BB “Gentiles” = ethnos. Probably from etho (a custom or culture). This is people who are united by having similar customs or culture. Generally, it is used to refer to Gentiles. This is a tribe, race, nation, or Gentiles in general. This is where the term “ethnicity” comes from.
CC “name” = onoma. May be from ginosko (know, recognize, learn from firsthand experience). This is a name, authority, cause, character, fame, reputation. The name was thought to include something of the essence of the person so it was not thought to be separate from the person.
DD “beloved” = agapetos. From agape (love, goodwill, benevolence, charity, divine love); from apgapao (to love, wish well, take pleasure in, long for; love or reason, esteem). This is beloved, loved, dear. It is used as an address to Christians and also as a title of the Messiah. This is a personal experience of God’s love.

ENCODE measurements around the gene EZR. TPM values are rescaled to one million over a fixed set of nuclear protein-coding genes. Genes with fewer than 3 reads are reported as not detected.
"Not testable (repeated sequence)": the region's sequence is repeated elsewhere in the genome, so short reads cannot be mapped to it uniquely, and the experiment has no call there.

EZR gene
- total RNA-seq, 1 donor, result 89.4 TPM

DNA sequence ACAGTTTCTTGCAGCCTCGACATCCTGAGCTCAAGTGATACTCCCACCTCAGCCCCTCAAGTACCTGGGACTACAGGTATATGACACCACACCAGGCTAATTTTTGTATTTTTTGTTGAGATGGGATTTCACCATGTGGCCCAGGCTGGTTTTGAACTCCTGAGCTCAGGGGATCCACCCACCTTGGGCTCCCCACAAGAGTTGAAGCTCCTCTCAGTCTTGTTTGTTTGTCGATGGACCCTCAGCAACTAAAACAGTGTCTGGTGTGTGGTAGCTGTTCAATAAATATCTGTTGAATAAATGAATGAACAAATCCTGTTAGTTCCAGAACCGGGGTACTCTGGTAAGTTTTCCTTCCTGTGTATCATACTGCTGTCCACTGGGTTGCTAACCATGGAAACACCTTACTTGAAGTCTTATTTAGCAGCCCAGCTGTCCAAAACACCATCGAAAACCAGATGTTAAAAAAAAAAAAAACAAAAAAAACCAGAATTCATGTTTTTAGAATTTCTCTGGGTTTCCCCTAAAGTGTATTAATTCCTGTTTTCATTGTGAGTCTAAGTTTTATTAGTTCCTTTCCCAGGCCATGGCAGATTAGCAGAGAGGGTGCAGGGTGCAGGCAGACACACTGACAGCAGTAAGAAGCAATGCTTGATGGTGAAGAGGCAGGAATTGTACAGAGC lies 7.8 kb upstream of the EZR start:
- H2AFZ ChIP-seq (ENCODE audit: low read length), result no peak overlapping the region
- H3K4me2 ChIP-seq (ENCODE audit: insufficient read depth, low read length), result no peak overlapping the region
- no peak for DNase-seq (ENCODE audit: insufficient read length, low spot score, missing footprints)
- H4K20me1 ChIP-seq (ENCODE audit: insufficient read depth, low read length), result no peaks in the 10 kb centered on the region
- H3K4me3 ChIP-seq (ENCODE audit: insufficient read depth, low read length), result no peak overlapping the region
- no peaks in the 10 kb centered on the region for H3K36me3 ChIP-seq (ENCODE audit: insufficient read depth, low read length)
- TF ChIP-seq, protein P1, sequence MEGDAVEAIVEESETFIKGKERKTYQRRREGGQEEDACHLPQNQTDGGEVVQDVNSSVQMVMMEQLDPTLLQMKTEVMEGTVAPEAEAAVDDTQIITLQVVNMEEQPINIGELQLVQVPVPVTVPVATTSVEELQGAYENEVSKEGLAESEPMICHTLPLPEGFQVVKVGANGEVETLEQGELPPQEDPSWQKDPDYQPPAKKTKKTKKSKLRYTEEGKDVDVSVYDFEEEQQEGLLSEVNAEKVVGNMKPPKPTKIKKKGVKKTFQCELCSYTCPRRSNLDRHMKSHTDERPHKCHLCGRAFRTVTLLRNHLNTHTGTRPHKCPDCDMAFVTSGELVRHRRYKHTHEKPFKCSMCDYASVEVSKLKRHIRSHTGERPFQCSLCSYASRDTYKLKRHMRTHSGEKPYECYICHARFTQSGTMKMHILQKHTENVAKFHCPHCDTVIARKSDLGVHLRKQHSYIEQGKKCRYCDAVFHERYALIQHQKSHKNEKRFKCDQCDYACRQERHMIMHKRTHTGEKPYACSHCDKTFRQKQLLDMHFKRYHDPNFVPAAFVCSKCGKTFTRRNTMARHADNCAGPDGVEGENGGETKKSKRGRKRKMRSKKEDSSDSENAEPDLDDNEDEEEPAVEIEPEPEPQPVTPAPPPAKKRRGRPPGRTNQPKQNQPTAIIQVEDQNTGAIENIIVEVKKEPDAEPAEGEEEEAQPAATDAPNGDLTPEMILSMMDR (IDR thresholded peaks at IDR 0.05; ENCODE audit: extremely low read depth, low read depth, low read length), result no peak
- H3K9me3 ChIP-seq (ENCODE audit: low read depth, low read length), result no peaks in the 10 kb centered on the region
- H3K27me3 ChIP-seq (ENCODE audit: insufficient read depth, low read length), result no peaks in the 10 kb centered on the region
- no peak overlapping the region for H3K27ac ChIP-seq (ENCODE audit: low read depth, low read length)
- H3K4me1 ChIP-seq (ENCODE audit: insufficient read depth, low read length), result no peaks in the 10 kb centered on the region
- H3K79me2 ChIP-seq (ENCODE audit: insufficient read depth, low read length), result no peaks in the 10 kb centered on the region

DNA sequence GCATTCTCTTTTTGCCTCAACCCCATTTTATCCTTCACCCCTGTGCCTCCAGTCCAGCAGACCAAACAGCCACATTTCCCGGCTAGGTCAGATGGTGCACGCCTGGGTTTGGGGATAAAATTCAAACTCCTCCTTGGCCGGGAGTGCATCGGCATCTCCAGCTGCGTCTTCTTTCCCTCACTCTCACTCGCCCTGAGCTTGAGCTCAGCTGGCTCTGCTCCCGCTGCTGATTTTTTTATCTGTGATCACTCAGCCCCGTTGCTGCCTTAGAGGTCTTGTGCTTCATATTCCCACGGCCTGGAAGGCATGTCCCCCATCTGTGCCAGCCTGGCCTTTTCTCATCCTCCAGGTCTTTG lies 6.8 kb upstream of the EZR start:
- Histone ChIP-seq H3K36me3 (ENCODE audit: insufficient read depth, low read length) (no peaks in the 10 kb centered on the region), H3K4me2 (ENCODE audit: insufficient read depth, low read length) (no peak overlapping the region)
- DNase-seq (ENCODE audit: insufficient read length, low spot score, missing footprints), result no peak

EE “Rome” = rhome. 8x in NT. From Latin Roma (Rome); perhaps from rumon or rumen (a name for the river Tiber; meaning to flow) OR from Etruscan ruma (teat – referring to the wolf that suckled Romulus and Remus or the shape of some hills) OR from Greek rhome (strength). ​(“Rome” 2019)​
FF “saints” = hagios. Same as “holy” in v2.
GG “peace” = Eirene. Perrahps from eiro (to join, tie together to form a whole). This is one, peace, quietness, rest, peace of mind, harmony, felicity. Peace was used as a greeting and farewell for Jews (shalom), which included a wish of well-being of the whole self, mind, body, and soul. So, this is wholeness as the state when everything is working together in the right way. So, it is peace literally or figuratively and prosperity by implication. (Note, prosperity here is not meant in the sense of extreme or extravagant wealth. Prosperity would have been the state of non-calamity, of not worrying about having enough to eat, have good relationship with neighbors, etc.)

Works Cited

  1. “Rome.” 2019. Wikipedia. 2019.

Image credit: “The Apostle Paul,” Rembrandt, 1633

You May Also Like

Leave a Reply